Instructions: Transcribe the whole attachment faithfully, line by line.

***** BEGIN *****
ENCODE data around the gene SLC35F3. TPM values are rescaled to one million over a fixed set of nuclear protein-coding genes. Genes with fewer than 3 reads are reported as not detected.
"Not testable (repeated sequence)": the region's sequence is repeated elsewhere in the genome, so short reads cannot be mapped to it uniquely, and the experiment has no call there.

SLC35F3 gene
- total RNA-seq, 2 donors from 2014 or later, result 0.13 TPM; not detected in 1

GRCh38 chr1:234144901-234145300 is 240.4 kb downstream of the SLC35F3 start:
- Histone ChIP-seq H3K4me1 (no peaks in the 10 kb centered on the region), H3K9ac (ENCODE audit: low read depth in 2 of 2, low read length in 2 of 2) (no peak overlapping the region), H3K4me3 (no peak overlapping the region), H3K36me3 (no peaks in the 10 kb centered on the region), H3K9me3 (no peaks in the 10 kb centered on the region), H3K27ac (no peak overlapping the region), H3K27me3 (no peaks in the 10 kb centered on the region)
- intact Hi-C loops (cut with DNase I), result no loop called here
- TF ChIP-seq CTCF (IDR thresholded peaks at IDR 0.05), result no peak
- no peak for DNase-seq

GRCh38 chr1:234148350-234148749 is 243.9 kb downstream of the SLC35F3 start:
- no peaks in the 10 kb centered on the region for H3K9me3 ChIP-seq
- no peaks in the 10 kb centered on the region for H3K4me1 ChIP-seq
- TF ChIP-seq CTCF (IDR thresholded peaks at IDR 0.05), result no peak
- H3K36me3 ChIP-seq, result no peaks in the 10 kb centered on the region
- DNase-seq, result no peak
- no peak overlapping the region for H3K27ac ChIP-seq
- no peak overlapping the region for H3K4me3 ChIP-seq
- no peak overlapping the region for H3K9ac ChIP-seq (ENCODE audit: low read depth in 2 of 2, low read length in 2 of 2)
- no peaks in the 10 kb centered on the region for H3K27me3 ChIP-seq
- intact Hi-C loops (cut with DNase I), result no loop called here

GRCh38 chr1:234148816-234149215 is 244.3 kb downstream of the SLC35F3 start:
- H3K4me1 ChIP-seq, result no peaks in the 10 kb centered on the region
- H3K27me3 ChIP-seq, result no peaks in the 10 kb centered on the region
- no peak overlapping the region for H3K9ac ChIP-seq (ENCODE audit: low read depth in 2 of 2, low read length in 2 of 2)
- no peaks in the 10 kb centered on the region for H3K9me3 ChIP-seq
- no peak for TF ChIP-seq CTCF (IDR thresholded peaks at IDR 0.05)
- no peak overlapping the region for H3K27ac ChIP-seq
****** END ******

ENCODE data around the gene SLC35F3. TPM values are rescaled to one million over a fixed set of nuclear protein-coding genes. Genes with fewer than 3 reads are reported as not detected.
"Not testable (repeated sequence)": the region's sequence is repeated elsewhere in the genome, so short reads cannot be mapped to it uniquely, and the experiment has no call there.

SLC35F3 gene
- total RNA-seq, 2 donors from 2014 or later, result 0.13 TPM; not detected in 1

GRCh38 chr1:234144901-234145300 is 240.4 kb downstream of the SLC35F3 start:
- Histone ChIP-seq H3K4me1 (no peaks in the 10 kb centered on the region), H3K9ac (ENCODE audit: low read depth in 2 of 2, low read length in 2 of 2) (no peak overlapping the region), H3K4me3 (no peak overlapping the region), H3K36me3 (no peaks in the 10 kb centered on the region), H3K9me3 (no peaks in the 10 kb centered on the region), H3K27ac (no peak overlapping the region), H3K27me3 (no peaks in the 10 kb centered on the region)
- intact Hi-C loops (cut with DNase I), result no loop called here
- TF ChIP-seq CTCF (IDR thresholded peaks at IDR 0.05), result no peak
- no peak for DNase-seq

GRCh38 chr1:234148350-234148749 is 243.9 kb downstream of the SLC35F3 start:
- no peaks in the 10 kb centered on the region for H3K9me3 ChIP-seq
- no peaks in the 10 kb centered on the region for H3K4me1 ChIP-seq
- TF ChIP-seq CTCF (IDR thresholded peaks at IDR 0.05), result no peak
- H3K36me3 ChIP-seq, result no peaks in the 10 kb centered on the region
- DNase-seq, result no peak
- no peak overlapping the region for H3K27ac ChIP-seq
- no peak overlapping the region for H3K4me3 ChIP-seq
- no peak overlapping the region for H3K9ac ChIP-seq (ENCODE audit: low read depth in 2 of 2, low read length in 2 of 2)
- no peaks in the 10 kb centered on the region for H3K27me3 ChIP-seq
- intact Hi-C loops (cut with DNase I), result no loop called here

GRCh38 chr1:234148816-234149215 is 244.3 kb downstream of the SLC35F3 start:
- H3K4me1 ChIP-seq, result no peaks in the 10 kb centered on the region
- H3K27me3 ChIP-seq, result no peaks in the 10 kb centered on the region
- no peak overlapping the region for H3K9ac ChIP-seq (ENCODE audit: low read depth in 2 of 2, low read length in 2 of 2)
- no peaks in the 10 kb centered on the region for H3K9me3 ChIP-seq
- no peak for TF ChIP-seq CTCF (IDR thresholded peaks at IDR 0.05)
- no peak overlapping the region for H3K27ac ChIP-seq